In Constant Danger of Being Flung Into Space

By Marina Barakatt

It’s like I’m stuck on that ride at the fair that spins you around and sticks you against the wall – everything is going so fast and is so out of control that I just kind of stand there watching the world turn into a blur, not able to move or grab onto anything to keep me in one place. When it happens, I imagine myself with giant metal hands like backhoes that I can punch into the earth to slow things down. Then, I think to myself, I’ll have time to do everything I want to do. How am I supposed to get anything done when everything is going so fast all the time? I don’t know how anyone can keep up with it all.

Sometimes I get so overwhelmed I don’t do anything but lie in my bed. If the room is really dark and I lie still enough, it feels like the world is going at the right speed. Then I can think. Then, if the temperature is right, I can draw. Sometimes I wake up surrounded by pictures that I barely remember drawing. Those ones are always the most clear, the most representative of whatever’s going on in my head. They go into the front of my portfolio. But then I’m awake, and I have to get out of bed and get dressed and go to school and the world is still spinning at the same speed that it was yesterday. And I’m still a day older and a day closer to being dead and I still feel like I can’t breathe.

I drew my backhoe hands once. During one of those nights when everything was just right. I drew them exactly how I picture them in my head, and I got all the lines so you could tell the earth was slowing down. My professor said that it was one of my best pieces and that I should submit it to the annual exhibition. But I’m worried that if people see it, they’ll know that I’m barely hanging on, that there’s only just enough gravity to keep me from being flung into space. 

I tried to explain this to Amir once. We were in his room and we’d smoked enough that I was feeling as steady as I do when it’s the right temperature and I’m in my bed. We talk about weird stuff like that sometimes. So I tried, but he didn’t really get it. He wasn’t mean about it, he just nodded and said, “Yeah, man, like…SPACE,” which was so dumb that we laughed for a while and then turned on Futurama.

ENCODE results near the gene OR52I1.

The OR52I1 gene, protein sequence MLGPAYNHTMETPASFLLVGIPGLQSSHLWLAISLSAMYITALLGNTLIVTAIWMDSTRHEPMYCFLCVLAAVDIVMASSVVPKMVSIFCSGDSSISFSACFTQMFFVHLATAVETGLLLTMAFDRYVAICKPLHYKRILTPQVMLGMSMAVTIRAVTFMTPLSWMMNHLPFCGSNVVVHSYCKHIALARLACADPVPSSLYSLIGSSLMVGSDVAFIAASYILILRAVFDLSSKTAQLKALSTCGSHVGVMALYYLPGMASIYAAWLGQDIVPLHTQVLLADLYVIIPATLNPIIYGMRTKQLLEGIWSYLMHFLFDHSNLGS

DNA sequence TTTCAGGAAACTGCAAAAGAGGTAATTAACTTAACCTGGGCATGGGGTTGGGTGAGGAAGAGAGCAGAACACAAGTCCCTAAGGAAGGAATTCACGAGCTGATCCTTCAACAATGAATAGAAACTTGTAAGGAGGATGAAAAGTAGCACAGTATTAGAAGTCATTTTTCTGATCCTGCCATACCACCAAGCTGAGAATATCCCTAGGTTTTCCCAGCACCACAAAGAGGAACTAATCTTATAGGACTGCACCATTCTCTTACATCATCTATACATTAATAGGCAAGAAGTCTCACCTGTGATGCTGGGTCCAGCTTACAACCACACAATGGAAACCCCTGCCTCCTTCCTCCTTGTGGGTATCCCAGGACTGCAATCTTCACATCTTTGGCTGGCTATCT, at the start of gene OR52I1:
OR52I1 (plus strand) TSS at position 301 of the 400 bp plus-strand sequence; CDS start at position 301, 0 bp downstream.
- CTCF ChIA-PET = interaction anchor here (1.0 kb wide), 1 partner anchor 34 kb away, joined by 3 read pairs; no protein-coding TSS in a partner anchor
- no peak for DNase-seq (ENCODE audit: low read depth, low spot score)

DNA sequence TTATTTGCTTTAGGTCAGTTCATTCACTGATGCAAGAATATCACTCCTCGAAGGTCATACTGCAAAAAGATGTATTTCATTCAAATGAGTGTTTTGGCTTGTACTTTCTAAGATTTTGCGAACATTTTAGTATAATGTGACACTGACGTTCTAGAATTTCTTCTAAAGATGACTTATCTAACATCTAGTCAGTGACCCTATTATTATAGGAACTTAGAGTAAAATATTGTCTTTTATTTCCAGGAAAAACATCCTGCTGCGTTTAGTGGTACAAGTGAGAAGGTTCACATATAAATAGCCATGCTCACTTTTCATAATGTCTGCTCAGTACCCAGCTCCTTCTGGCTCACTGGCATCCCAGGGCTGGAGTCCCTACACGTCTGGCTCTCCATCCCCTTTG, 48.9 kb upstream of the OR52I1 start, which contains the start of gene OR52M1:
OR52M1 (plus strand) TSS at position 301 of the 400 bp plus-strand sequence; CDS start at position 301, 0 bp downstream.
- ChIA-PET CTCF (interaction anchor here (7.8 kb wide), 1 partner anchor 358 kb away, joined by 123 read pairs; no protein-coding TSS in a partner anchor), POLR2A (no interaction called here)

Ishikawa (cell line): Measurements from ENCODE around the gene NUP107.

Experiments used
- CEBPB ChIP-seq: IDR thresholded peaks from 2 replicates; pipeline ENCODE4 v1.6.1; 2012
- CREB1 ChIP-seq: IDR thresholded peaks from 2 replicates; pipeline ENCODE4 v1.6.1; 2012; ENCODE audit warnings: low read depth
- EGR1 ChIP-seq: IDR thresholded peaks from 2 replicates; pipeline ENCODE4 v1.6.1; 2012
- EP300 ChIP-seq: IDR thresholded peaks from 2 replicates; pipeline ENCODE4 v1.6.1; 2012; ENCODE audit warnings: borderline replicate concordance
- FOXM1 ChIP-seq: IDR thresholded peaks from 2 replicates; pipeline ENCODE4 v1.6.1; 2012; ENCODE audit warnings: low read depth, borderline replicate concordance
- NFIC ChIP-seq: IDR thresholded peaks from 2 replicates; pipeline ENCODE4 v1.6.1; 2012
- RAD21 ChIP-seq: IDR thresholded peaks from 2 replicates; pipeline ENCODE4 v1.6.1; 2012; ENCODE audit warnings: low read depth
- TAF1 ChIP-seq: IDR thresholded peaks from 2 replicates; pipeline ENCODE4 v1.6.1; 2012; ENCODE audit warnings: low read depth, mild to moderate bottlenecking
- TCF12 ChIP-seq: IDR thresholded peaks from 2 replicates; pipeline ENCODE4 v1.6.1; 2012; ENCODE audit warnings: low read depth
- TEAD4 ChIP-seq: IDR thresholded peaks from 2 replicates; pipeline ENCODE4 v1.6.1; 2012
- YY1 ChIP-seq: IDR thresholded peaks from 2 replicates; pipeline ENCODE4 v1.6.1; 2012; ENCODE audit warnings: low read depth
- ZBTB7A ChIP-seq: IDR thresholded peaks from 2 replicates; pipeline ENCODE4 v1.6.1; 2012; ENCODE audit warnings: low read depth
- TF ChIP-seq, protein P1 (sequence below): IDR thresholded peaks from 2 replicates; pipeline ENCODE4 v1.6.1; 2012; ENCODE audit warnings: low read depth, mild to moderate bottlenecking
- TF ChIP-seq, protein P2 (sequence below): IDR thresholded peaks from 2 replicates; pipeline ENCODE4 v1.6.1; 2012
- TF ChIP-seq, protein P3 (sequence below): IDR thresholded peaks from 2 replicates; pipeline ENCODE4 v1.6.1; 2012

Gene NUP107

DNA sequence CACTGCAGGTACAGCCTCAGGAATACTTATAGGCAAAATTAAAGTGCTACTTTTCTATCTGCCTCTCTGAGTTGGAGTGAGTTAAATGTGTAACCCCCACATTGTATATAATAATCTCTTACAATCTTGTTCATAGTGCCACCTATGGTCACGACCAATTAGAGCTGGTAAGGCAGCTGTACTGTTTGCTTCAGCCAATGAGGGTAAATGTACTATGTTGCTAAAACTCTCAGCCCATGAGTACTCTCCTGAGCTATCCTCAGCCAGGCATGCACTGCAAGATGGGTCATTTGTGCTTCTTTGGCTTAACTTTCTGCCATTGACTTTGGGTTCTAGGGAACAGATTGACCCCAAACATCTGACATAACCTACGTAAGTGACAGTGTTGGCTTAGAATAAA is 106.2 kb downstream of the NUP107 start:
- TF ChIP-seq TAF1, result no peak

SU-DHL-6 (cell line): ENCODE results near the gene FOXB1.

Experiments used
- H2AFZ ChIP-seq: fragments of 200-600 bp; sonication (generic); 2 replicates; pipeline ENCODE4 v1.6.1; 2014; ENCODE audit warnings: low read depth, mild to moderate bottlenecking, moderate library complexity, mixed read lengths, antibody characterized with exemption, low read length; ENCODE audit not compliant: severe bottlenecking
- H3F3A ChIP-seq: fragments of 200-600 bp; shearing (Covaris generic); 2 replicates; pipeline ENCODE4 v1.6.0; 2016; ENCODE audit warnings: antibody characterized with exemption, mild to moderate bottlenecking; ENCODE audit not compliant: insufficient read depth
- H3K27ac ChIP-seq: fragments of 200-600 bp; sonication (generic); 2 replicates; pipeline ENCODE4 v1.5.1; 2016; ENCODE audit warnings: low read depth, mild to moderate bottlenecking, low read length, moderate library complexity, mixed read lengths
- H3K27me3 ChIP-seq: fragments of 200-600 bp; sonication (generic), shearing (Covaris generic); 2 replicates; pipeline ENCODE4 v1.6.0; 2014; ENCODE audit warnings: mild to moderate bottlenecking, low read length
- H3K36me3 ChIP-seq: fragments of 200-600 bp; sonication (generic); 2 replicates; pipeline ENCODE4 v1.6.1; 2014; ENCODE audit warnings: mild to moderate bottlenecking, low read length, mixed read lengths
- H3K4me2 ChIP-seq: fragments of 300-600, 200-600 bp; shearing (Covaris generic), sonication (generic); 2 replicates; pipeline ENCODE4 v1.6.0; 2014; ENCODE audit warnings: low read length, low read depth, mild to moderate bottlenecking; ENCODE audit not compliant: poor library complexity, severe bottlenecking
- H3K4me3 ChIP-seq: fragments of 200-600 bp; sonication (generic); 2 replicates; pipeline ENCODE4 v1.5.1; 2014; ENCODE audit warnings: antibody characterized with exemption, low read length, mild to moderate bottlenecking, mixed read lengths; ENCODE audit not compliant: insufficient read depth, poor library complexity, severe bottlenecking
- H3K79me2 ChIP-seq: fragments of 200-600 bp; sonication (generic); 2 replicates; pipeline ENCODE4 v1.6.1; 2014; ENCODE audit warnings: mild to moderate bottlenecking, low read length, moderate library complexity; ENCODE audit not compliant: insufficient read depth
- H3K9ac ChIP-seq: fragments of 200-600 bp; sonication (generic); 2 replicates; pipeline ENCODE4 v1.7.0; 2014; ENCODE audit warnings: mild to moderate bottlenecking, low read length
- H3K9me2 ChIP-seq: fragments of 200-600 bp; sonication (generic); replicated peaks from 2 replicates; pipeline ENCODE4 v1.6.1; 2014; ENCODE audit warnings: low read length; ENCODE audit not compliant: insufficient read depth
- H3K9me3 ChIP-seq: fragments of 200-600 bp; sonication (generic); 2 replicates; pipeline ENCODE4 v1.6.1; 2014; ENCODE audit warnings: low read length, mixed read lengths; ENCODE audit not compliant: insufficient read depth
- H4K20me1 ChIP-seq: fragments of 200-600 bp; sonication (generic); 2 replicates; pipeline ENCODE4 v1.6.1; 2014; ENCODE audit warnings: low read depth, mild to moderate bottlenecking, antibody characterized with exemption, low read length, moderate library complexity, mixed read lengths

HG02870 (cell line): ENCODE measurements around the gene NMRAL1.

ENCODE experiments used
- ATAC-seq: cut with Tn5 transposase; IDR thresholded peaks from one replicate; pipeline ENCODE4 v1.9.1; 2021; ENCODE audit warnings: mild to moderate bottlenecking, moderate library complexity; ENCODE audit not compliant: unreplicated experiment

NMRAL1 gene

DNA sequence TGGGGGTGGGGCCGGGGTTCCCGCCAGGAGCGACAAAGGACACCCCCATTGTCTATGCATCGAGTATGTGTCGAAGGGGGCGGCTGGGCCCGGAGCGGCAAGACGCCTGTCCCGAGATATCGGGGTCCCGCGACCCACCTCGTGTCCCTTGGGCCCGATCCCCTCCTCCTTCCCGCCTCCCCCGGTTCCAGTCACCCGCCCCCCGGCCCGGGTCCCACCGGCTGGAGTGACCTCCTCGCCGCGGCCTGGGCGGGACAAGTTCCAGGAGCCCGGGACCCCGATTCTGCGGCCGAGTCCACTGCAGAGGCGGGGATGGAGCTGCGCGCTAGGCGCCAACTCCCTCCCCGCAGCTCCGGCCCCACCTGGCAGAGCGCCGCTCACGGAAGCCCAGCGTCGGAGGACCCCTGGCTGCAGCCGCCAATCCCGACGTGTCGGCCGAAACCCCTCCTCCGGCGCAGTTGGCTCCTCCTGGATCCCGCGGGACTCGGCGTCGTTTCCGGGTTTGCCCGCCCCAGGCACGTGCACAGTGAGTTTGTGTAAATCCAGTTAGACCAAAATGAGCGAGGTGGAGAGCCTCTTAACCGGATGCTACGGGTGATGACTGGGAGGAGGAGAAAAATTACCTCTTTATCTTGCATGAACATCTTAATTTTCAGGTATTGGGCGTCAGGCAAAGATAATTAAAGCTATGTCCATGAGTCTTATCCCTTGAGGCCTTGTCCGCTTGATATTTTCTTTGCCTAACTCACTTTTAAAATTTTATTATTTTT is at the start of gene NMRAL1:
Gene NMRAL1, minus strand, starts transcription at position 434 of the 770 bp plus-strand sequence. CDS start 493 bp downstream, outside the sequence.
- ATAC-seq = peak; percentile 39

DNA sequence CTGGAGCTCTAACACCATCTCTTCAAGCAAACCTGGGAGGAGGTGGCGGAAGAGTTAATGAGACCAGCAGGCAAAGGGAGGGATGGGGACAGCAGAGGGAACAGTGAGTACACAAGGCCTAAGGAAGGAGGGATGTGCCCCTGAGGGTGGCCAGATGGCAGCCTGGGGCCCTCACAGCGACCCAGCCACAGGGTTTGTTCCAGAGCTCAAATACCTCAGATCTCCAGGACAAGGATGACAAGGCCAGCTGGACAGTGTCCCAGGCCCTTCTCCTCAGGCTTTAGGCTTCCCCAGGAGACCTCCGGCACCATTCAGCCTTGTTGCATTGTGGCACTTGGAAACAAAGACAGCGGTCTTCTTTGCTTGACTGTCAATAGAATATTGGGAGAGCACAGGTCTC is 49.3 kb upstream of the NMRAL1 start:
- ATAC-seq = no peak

Amir is one of the only people who pays attention to me. People aren’t mean, they just kind of forget about me. Not like you see on TV, when a guy tries to talk to a pretty girl and she says something really mean and then all her friends laugh and the guy’s just standing there, humiliated. Everyone is nice enough, but I think that if I never said anything, eventually I would just disappear. Once, when Amir was gone for the weekend, I didn’t say anything for three days. I didn’t raise my hand in any classes. I just smiled at a few people who said hi to me around campus. And I just pointed at things in the cafeteria. I got a pizza delivered and I don’t think the delivery guy even noticed. It was kind of nice because I didn’t have to worry about saying the wrong thing or trying to look cool, but by the end I was worried I wouldn’t remember how to start talking again. I thought I might start becoming transparent and turn into a ghost. I didn’t, though. 

My dad says that if I ever want to talk to a therapist, he’ll pay for a good one. But they would just try to fix me, and to be honest I don’t know what I would do if I caught up to the world. I’m so used to spending all my time concentrating on not being flung into space. If I didn’t feel like that anymore, who would I be?

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Marina is a West Coast native living in Washington, DC. She loves writing anything, from sci-fi to creative non-fiction to romance, often drawing inspiration from the frequent travel required by her day job. Her work has appeared in such literary magazines as DistrictLit and Corner Bar Magazine. When she’s not writing, you can find her hosting bar trivia, baking something involving peaches, or bothering her extremely patient dog, Daisy. You can read more of her work at

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